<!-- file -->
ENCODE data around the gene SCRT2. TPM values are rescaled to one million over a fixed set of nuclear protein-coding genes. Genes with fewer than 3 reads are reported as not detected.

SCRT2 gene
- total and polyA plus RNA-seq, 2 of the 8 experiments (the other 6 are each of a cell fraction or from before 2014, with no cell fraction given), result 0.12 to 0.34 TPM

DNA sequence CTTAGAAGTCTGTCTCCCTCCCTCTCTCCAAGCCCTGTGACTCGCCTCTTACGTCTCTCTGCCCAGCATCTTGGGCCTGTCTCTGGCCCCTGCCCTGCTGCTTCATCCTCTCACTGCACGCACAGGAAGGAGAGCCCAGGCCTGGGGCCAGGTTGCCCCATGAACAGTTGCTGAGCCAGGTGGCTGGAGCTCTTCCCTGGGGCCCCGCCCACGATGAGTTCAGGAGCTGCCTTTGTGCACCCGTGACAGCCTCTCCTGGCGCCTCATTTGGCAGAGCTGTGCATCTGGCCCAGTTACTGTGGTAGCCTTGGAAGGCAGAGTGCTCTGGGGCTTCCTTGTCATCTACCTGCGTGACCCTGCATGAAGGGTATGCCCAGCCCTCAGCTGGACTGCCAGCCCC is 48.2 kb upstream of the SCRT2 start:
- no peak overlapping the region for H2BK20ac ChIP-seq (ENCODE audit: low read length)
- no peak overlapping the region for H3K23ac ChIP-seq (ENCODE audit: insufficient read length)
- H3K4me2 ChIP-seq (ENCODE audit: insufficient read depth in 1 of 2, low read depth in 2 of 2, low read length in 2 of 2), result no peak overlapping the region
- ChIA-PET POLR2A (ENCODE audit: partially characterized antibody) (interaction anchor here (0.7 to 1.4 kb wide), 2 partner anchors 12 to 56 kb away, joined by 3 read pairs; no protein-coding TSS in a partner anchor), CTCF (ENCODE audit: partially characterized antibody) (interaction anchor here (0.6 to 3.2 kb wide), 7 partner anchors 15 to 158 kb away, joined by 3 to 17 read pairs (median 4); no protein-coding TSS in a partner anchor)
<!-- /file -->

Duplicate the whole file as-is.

ENCODE data around the gene SCRT2. TPM values are rescaled to one million over a fixed set of nuclear protein-coding genes. Genes with fewer than 3 reads are reported as not detected.

SCRT2 gene
- total and polyA plus RNA-seq, 2 of the 8 experiments (the other 6 are each of a cell fraction or from before 2014, with no cell fraction given), result 0.12 to 0.34 TPM

DNA sequence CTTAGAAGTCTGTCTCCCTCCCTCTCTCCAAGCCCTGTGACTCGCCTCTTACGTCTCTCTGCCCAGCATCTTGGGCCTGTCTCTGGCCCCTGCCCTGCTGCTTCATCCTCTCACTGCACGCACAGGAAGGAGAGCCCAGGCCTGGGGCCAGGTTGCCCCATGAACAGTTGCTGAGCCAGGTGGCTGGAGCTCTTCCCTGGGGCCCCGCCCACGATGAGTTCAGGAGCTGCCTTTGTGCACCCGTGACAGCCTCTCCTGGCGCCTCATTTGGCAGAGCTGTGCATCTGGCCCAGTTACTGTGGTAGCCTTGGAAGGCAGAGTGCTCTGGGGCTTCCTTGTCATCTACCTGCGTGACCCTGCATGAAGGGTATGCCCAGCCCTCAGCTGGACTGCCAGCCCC is 48.2 kb upstream of the SCRT2 start:
- no peak overlapping the region for H2BK20ac ChIP-seq (ENCODE audit: low read length)
- no peak overlapping the region for H3K23ac ChIP-seq (ENCODE audit: insufficient read length)
- H3K4me2 ChIP-seq (ENCODE audit: insufficient read depth in 1 of 2, low read depth in 2 of 2, low read length in 2 of 2), result no peak overlapping the region
- ChIA-PET POLR2A (ENCODE audit: partially characterized antibody) (interaction anchor here (0.7 to 1.4 kb wide), 2 partner anchors 12 to 56 kb away, joined by 3 read pairs; no protein-coding TSS in a partner anchor), CTCF (ENCODE audit: partially characterized antibody) (interaction anchor here (0.6 to 3.2 kb wide), 7 partner anchors 15 to 158 kb away, joined by 3 to 17 read pairs (median 4); no protein-coding TSS in a partner anchor)